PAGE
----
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Tessa999

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Hi everybody, I'm a newbie winemaker with an interest in flower/blossom/herb wine making. I've always loved foraging for wild food and making preserves. For the past 5 years my interest in fermented foods has been growing. After (lacto) fermenting vegetables making vinegar and wine was the next logical step :) So far I've been making elder blossom wine (+ accidental elder blossom wine vinegar -> truly wonderful), magnolia flower wine and elderberry wine. I'm in love :D Big shout out to Luc Volders (ancient) wine blog which has taught me pretty much everything I needed to know to get started.
Would love to chat with people with a similar interest in flower wines. I've read what I've been able to find but I get the impression flower wine is fairly unchartered territory for most wine makers? Future projects, more elder blossom wine (one can never have enough), lilac wine(s), hibiscus flower wine, rose petal wine, peony flower wine, wild flower/herb wine, mead, fruit wine(s) and wine blending to see if I can come up with some interesting combinations. I always use fresh ingredients either foraged or grown. (for me that's part of the fun).
 

winemaker81

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Welcome to WMT!

Check the fruit wine forum -- you'll find threads there regarding flower wines. Flower winemaking appears to be less common, but you'll find folks who have fermented pretty much anything.
 

David Violante

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I've made quite a few batches of flower wines thru the years - Wild Rose Petal, Day Lily, Elderflower, Heather & Hibiscus. I've added Dill to the Hibiscus and the Rose Petal. Here is a fun site for Herbal wine varieties! Recipes for home brew wine making from Wine World FDW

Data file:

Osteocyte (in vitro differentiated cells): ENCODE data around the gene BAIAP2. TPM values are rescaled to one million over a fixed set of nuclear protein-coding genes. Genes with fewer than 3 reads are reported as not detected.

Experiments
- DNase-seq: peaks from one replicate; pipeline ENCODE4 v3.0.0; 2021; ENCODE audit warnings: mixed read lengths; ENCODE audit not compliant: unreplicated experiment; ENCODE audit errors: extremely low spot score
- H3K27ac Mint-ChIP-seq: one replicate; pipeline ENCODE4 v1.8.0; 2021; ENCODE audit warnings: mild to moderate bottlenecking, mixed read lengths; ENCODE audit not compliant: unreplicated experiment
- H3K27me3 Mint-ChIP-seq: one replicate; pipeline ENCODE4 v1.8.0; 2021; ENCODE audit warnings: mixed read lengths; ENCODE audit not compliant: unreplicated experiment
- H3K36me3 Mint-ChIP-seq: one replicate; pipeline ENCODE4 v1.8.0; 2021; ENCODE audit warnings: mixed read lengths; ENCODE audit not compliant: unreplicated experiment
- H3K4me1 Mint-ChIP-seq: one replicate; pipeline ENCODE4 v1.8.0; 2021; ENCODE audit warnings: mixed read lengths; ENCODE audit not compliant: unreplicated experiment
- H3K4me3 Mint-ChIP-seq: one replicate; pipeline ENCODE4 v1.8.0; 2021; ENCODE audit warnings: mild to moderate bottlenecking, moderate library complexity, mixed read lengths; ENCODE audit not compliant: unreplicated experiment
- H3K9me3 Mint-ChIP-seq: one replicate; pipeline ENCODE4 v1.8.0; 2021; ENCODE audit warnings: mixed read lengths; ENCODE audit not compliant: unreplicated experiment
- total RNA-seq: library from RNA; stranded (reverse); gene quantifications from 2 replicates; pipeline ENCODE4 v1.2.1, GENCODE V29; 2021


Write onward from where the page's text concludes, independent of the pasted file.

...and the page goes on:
Thank you for these! I love that the ingredients are in actual weights and not somewhat subjectively loose volumes…
 

Rice_Guy

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Welcome to wine making talk,

I have experimented with flowers. My look at flowers is that there is little nutrition for yeast therefore if one can do a flower wine well they are a good winemaker. My starting question is what backbone will I use? ,,,, ex. dandelion with citrus or with pear juice or with white grape or only straight chemicals out of the bottle.
I can’t claim to be an expert since a lot of the trials I didn’t like.
 

Kuntrygirl

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Hi everybody, I'm a newbie winemaker with an interest in flower/blossom/herb wine making. I've always loved foraging for wild food and making preserves. For the past 5 years my interest in fermented foods has been growing. After (lacto) fermenting vegetables making vinegar and wine was the next logical step :) So far I've been making elder blossom wine (+ accidental elder blossom wine vinegar -> truly wonderful), magnolia flower wine and elderberry wine. I'm in love :D Big shout out to Luc Volders (ancient) wine blog which has taught me pretty much everything I needed to know to get started.
Would love to chat with people with a similar interest in flower wines. I've read what I've been able to find but I get the impression flower wine is fairly unchartered territory for most wine makers? Future projects, more elder blossom wine (one can never have enough), lilac wine(s), hibiscus flower wine, rose petal wine, peony flower wine, wild flower/herb wine, mead, fruit wine(s) and wine blending to see if I can come up with some interesting combinations. I always use fresh ingredients either foraged or grown. (for me that's part of the fun).